Canadian Cosmetic Cluster Team
Uniting Canadian Cosmetics and Bringing it to the World
This edition of Industry Voices is very special as it features an individual that has been a big factor behind the success of the Canadian Cosmetic Cluster. Since meeting Lucas Nanini at the Cosmetic 360 Show in 2017, I have had the best fortune to have an extraordinary industry professional to support my cosmetic endeavours. Lucas Nanini the Co-Founder and COO of Noleo, has been in the cosmetic industry for over 10 years. He started his early days at P&G. He then followed their luxury cosmetic division to COTY. This year Lucas has left the cosmetic corporate world to make his own path in the industry with projects like NOLEO and the Good Face Project. In this segment, Lucas shares his thoughts on product innovation and development.
1. What brought you to the world of cosmetics?
I was doing an internship at P&G in Beijing, China in 2007. I was working on innovation for laundry products, for example; hand wash for the low-income market. Nothing could be further connected to the world of cosmetics.
One of the many challenges I experienced during this time was to understand why our bag of laundry powder (which we had just cost saved) was blistering over time. As I was putting together my design of the experiment, a French manager in Shanghai, Tanguy Pellen (who then became my boss a few years later), was visiting the Beijing office to review this project and the issues. At that time, P&G was launching a Gucci fragrance. There was a high level of detail on the packaging, and their challenge was to check if the Fashion House would approve the physical execution of what they would have initially put on paper (or how Art translated into Science).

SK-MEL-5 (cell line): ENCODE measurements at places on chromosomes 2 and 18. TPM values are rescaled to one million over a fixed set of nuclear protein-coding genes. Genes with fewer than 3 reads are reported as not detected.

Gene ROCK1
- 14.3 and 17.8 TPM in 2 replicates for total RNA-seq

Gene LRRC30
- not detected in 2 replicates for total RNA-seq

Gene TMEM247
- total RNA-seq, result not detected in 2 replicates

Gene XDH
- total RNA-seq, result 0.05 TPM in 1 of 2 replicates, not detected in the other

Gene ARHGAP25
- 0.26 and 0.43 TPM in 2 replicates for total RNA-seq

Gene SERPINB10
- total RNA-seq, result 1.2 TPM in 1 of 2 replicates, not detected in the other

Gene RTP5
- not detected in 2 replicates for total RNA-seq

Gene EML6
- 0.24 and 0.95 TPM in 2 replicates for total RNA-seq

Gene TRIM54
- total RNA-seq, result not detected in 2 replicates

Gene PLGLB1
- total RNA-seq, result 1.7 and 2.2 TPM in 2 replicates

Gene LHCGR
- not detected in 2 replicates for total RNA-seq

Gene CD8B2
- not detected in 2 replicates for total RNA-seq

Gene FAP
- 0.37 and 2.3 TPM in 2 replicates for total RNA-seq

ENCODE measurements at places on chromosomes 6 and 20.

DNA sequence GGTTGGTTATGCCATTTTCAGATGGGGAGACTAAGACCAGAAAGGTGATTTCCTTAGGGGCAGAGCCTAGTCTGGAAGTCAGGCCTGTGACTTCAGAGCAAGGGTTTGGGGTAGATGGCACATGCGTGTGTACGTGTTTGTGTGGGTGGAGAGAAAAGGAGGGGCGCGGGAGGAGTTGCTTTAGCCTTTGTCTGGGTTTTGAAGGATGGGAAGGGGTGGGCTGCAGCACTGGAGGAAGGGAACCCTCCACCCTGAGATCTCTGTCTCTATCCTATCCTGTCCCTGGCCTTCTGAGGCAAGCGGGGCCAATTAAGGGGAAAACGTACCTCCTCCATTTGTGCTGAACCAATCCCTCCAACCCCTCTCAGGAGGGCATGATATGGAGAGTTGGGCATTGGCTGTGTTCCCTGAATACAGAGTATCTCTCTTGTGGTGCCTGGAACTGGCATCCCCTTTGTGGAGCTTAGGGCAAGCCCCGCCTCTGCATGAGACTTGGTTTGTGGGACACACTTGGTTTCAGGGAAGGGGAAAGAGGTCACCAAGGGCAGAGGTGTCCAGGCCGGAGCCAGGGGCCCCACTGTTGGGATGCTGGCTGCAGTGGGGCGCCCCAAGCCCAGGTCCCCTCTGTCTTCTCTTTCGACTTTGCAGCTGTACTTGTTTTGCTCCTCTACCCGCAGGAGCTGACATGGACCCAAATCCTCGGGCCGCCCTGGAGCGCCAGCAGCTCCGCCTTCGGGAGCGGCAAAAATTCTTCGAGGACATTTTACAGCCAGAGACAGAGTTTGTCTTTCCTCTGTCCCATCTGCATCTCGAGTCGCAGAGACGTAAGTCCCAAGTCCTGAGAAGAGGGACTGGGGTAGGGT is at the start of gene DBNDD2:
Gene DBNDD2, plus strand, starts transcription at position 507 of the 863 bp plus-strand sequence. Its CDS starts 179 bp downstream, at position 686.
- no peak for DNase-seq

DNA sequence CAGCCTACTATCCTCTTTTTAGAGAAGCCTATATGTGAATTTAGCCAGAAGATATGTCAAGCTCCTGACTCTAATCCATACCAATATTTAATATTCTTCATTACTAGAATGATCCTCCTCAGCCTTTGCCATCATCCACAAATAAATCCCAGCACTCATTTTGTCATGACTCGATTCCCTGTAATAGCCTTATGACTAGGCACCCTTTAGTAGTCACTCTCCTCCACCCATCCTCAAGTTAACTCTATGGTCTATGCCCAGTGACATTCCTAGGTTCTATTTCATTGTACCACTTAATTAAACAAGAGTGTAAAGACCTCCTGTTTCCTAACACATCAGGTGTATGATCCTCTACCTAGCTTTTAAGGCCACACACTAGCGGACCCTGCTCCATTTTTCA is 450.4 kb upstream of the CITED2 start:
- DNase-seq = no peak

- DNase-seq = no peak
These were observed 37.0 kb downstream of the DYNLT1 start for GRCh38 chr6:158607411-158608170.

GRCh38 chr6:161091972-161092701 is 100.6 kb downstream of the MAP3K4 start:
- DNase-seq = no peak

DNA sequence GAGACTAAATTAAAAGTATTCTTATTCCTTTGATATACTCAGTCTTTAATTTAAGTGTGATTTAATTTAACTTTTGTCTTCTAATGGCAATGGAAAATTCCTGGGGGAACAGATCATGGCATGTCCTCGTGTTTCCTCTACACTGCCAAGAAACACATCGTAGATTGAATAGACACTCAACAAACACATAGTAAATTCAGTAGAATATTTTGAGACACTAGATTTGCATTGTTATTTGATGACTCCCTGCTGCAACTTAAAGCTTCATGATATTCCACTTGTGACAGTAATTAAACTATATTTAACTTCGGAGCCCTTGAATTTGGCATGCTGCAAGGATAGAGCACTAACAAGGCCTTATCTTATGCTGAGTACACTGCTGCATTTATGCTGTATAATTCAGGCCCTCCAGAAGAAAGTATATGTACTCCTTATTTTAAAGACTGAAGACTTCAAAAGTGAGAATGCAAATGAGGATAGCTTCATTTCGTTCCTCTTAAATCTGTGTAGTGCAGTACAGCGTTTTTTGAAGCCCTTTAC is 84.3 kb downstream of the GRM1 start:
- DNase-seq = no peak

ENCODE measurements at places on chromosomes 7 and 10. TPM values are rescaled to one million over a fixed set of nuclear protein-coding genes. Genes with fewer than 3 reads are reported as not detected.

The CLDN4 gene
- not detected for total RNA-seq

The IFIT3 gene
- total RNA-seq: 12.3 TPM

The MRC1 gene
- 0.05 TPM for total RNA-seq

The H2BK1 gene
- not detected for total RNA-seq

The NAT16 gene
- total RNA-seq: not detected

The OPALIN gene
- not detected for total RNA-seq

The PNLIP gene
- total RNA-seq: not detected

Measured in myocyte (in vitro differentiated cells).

Home Products and Luxury Fragrances are both incredibly complicated sectors of the cosmetic industries in their own right. But I loved the complexity that came from pushing the boundaries of aesthetics and artistic creativity more. This attracted me to luxury cosmetics as opposed to the challenges of manufacturing and cost-saving homecare products.
It has helped me however to know both ends of the spectrum, especially when looking at consumer-centric design and innovation.
2. What are the most important innovations in cosmetics of the past decade?
I have three that come to mind when observing the industry and what has been done in the last decade.
First, I really think L’Oreal made a bold move by entering the IoT space, and what they did with Le Teint Particulier. It was remarkable because it met an important consumer need around personalization. But more importantly, the work that L'Oreal is doing in consumer data collection is super smart: with this, you can design better product, but also work on predictive modeling tools; smart move.
Next, I simply cannot answer this without adding one of the products that I worked on. This product was the SK-II Magnetic Wand. I was working with the Singapore, and Japan team at P&G, to develop this applicator. And it was the first time in the industry that we looked at Physics (and more specifically diamagnetism) as a mode of operation for the driving of key ingredients into the skin, in addition to Biology (with the skin) and Chemistry (with our active ingredient).
Last, a worthy mention is innovations in Microbiome applications. This is something that is in my opinion instrumental in our next curve of innovation, and we have only scratched the surface (pun intended) in this space. I look forward to seeing what would come out of this field in terms of research and development over the next three to five years.
3. What should a startup cosmetic brand focus on when approaching innovation at a budget?
I will try to step away from general tips like “know your consumer”, “know the market”. You can google that and find that information from many sources.